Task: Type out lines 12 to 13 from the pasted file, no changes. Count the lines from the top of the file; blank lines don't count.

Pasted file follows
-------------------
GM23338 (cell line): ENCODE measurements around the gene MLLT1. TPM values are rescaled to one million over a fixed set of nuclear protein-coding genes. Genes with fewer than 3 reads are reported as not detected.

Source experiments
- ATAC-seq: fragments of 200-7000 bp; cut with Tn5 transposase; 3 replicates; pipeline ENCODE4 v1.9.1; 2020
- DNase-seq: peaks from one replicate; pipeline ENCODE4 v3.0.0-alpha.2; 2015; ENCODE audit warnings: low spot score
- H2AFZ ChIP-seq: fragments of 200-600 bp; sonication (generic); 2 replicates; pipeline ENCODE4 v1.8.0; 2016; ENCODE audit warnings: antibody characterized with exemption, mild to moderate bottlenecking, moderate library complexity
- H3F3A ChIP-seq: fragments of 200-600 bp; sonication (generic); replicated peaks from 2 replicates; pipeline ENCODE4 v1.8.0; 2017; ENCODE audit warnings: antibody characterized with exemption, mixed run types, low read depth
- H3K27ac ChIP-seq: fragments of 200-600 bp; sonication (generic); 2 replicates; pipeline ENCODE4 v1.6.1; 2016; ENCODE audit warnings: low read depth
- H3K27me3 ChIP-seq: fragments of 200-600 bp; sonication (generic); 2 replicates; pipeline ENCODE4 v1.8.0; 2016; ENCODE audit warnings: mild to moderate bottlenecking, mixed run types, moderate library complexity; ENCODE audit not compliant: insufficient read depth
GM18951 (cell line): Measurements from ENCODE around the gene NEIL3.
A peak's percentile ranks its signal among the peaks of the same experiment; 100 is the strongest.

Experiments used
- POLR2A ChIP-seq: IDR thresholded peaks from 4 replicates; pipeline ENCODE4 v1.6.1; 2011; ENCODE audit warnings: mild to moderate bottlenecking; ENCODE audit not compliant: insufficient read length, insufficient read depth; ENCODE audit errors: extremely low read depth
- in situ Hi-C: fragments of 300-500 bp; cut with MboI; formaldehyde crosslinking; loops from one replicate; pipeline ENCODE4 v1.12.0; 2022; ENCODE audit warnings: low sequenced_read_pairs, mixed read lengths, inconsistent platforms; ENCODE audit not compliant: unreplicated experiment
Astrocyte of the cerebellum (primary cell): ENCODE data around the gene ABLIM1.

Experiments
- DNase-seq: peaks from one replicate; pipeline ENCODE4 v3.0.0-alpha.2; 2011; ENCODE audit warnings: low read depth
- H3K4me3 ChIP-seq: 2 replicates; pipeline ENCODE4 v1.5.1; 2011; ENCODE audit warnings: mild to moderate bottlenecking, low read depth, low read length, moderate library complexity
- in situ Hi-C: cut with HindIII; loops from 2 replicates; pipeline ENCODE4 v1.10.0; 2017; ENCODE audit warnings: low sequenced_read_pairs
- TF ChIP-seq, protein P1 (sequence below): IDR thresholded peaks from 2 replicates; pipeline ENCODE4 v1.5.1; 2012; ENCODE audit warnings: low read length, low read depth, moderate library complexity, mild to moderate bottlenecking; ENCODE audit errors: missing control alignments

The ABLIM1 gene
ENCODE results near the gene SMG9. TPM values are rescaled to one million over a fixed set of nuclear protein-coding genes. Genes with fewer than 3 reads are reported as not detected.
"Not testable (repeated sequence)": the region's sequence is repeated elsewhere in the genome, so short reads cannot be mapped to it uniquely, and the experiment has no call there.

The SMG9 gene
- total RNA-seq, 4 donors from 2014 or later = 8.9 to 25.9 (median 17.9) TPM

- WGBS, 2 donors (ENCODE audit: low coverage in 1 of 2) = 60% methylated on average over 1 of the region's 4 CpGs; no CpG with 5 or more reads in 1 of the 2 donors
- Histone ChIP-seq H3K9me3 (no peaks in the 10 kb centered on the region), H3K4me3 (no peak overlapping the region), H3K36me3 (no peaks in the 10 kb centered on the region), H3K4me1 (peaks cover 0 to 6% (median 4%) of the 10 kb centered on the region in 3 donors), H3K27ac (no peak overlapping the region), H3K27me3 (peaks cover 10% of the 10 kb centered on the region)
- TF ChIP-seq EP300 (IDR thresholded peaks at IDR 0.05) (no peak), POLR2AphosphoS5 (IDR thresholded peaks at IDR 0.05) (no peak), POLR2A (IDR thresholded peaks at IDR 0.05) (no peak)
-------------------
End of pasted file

- POLR2A ChIP-seq: IDR thresholded peaks from 4 replicates; pipeline ENCODE4 v1.6.1; 2011; ENCODE audit warnings: mild to moderate bottlenecking; ENCODE audit not compliant: insufficient read length, insufficient read depth; ENCODE audit errors: extremely low read depth
- in situ Hi-C: fragments of 300-500 bp; cut with MboI; formaldehyde crosslinking; loops from one replicate; pipeline ENCODE4 v1.12.0; 2022; ENCODE audit warnings: low sequenced_read_pairs, mixed read lengths, inconsistent platforms; ENCODE audit not compliant: unreplicated experiment